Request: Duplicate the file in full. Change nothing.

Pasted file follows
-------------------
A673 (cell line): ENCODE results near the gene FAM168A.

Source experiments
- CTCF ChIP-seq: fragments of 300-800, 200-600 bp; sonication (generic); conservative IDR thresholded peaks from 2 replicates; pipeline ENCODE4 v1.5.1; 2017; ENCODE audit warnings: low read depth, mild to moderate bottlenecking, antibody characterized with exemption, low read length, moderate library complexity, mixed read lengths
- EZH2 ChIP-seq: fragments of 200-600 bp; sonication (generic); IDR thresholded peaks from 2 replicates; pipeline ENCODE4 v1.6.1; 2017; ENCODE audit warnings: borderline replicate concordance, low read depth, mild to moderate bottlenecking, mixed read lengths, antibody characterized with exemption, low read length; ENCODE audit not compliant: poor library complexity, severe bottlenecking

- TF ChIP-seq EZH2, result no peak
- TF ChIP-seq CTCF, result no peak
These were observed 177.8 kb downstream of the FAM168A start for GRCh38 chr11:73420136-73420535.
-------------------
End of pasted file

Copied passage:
A673 (cell line): ENCODE results near the gene FAM168A.

Source experiments
- CTCF ChIP-seq: fragments of 300-800, 200-600 bp; sonication (generic); conservative IDR thresholded peaks from 2 replicates; pipeline ENCODE4 v1.5.1; 2017; ENCODE audit warnings: low read depth, mild to moderate bottlenecking, antibody characterized with exemption, low read length, moderate library complexity, mixed read lengths
- EZH2 ChIP-seq: fragments of 200-600 bp; sonication (generic); IDR thresholded peaks from 2 replicates; pipeline ENCODE4 v1.6.1; 2017; ENCODE audit warnings: borderline replicate concordance, low read depth, mild to moderate bottlenecking, mixed read lengths, antibody characterized with exemption, low read length; ENCODE audit not compliant: poor library complexity, severe bottlenecking

- TF ChIP-seq EZH2, result no peak
- TF ChIP-seq CTCF, result no peak
These were observed 177.8 kb downstream of the FAM168A start for GRCh38 chr11:73420136-73420535.